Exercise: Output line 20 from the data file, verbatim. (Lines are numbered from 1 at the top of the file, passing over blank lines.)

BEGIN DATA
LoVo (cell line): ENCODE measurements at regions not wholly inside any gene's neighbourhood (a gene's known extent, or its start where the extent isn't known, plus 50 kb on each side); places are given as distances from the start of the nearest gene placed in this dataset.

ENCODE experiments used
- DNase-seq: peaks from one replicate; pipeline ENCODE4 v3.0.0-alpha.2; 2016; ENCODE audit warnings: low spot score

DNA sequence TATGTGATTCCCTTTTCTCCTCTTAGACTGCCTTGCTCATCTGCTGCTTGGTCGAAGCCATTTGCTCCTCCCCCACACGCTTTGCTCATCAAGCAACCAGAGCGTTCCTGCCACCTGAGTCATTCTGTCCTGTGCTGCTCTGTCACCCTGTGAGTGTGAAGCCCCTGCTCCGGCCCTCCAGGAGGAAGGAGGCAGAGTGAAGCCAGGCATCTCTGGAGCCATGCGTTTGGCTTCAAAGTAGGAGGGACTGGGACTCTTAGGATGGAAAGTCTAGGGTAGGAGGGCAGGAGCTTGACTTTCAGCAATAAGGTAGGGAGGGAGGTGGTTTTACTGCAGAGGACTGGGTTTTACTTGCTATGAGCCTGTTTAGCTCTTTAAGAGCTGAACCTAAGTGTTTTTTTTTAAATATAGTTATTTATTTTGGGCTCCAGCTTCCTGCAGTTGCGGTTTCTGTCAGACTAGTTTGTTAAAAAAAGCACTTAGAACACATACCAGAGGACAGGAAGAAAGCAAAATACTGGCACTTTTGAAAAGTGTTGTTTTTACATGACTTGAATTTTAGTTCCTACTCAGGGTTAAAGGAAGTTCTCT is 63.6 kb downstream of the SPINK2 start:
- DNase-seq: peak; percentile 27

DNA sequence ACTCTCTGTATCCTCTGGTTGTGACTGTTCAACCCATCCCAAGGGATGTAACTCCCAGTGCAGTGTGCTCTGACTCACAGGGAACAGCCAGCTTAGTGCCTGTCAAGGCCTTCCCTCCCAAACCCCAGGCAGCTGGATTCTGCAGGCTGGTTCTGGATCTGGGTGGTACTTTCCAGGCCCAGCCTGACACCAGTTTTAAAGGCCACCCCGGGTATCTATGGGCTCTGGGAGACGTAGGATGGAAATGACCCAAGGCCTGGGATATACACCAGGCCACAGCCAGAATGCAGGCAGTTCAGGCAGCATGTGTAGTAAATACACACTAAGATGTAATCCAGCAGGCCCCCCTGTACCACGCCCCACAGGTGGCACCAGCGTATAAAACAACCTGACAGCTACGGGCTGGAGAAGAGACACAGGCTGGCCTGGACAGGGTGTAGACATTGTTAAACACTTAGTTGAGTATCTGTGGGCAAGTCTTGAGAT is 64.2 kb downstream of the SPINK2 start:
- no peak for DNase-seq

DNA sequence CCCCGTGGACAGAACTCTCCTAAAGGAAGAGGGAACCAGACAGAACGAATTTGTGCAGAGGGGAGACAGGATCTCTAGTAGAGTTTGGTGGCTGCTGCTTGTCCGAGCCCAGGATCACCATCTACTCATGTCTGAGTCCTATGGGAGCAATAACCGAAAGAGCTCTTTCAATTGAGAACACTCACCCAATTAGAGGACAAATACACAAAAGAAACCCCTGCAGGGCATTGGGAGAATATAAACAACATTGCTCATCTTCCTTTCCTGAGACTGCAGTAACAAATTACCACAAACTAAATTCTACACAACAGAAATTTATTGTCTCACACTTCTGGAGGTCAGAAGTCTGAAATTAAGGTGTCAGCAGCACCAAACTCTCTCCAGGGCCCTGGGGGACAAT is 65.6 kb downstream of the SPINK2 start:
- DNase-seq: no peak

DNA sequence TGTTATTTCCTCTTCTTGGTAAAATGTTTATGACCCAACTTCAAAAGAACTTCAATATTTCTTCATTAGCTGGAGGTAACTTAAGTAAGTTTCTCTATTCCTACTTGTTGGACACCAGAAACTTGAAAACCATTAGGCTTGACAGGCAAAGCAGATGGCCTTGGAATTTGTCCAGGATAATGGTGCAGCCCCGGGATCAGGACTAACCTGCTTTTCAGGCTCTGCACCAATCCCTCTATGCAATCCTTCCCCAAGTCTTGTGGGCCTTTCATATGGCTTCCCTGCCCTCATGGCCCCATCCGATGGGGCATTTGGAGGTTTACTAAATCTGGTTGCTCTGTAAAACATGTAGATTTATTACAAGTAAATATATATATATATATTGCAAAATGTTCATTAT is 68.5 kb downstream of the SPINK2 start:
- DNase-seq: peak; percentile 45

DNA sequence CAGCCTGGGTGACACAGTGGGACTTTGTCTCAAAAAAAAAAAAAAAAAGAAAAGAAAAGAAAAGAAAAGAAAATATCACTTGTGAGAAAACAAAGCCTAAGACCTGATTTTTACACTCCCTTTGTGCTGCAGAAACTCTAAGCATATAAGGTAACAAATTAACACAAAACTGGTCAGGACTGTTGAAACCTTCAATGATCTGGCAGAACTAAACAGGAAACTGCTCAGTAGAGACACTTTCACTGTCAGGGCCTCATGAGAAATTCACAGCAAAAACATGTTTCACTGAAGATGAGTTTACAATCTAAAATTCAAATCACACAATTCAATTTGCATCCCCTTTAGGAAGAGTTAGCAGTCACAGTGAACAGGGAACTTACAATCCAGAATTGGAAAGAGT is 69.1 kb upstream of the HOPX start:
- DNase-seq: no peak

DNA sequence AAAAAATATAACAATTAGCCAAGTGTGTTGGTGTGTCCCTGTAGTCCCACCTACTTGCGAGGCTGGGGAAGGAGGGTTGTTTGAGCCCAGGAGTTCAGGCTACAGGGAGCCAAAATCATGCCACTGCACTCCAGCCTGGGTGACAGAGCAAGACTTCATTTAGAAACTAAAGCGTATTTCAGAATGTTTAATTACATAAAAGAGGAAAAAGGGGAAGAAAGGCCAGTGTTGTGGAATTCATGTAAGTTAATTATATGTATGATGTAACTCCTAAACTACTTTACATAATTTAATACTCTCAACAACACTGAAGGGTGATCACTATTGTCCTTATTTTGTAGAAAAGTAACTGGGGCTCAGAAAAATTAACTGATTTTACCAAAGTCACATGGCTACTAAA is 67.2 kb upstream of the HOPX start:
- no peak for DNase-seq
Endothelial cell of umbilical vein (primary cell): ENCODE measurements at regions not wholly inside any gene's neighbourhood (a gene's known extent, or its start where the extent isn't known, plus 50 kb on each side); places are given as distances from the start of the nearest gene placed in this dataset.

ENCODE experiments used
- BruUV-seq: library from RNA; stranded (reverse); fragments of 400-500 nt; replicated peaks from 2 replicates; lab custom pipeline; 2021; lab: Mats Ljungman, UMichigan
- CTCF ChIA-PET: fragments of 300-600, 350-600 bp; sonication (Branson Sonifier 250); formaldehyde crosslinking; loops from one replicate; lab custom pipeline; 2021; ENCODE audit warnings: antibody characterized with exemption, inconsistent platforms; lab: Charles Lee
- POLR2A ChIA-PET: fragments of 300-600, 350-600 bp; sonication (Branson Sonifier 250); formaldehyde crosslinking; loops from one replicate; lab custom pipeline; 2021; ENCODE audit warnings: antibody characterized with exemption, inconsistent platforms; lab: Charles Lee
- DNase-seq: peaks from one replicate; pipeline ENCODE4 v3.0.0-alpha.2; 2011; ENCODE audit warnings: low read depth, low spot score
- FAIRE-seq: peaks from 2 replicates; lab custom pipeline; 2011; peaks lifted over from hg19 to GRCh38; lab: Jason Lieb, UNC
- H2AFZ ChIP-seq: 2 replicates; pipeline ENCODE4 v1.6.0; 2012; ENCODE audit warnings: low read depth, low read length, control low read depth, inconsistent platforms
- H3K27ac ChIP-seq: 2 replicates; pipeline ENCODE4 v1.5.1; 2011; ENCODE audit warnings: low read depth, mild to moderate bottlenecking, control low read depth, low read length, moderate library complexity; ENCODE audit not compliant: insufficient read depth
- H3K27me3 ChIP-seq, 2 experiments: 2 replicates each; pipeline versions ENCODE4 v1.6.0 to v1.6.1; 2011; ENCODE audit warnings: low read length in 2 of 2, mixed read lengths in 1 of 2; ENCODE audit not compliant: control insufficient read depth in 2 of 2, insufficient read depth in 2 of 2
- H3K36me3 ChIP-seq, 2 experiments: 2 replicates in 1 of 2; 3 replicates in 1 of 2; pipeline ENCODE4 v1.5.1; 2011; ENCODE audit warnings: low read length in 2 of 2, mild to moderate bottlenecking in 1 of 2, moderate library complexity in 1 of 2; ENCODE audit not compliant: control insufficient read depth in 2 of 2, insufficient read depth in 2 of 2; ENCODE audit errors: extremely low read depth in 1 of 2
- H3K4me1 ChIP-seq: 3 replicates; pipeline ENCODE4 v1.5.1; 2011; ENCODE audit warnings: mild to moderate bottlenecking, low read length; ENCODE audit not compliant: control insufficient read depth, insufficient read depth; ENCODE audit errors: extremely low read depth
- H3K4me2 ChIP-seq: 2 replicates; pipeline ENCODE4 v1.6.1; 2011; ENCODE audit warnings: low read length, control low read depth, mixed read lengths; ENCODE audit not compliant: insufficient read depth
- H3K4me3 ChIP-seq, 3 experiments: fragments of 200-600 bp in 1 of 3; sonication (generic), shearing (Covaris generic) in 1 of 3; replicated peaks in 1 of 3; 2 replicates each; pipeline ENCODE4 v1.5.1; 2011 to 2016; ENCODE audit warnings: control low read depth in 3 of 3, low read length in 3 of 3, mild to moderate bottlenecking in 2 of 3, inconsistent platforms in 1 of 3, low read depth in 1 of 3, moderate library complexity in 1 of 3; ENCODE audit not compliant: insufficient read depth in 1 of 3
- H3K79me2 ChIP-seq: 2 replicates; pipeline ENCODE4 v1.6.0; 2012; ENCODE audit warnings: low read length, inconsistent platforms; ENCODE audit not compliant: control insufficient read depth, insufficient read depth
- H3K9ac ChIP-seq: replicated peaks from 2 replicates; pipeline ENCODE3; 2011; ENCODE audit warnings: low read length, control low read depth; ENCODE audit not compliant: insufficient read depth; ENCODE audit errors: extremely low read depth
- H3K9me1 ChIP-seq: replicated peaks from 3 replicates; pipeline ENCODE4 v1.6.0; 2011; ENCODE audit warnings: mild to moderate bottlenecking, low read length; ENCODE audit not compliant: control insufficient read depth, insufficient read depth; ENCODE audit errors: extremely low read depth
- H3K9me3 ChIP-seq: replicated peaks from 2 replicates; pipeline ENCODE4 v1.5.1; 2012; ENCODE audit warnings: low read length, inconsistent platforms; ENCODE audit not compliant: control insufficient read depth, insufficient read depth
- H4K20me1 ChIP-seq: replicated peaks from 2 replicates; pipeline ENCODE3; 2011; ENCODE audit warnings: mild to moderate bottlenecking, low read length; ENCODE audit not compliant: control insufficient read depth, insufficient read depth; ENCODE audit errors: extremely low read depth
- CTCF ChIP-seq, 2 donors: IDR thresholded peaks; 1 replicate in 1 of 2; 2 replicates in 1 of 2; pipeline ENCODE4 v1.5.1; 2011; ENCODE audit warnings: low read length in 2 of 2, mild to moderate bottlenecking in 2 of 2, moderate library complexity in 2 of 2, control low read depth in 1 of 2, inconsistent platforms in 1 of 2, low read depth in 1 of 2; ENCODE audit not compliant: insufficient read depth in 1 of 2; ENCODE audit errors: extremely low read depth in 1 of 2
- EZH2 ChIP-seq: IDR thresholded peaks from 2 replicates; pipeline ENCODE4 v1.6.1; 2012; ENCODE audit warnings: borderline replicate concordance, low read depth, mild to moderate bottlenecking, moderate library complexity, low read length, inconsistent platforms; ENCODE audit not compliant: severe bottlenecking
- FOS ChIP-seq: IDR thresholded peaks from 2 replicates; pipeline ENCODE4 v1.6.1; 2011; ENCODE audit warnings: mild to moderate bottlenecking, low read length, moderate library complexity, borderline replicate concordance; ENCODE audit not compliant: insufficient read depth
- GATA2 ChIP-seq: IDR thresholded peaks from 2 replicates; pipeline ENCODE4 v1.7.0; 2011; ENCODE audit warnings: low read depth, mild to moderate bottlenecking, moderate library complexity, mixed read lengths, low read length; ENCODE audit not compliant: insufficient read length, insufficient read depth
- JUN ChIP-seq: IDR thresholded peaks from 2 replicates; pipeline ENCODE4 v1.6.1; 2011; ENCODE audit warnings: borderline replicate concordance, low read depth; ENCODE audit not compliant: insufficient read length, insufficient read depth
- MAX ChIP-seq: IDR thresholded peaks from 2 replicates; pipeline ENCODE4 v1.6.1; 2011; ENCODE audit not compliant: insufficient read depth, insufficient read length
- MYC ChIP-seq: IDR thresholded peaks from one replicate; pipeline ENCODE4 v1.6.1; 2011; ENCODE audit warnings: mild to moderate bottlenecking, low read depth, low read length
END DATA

- POLR2A ChIA-PET: fragments of 300-600, 350-600 bp; sonication (Branson Sonifier 250); formaldehyde crosslinking; loops from one replicate; lab custom pipeline; 2021; ENCODE audit warnings: antibody characterized with exemption, inconsistent platforms; lab: Charles Lee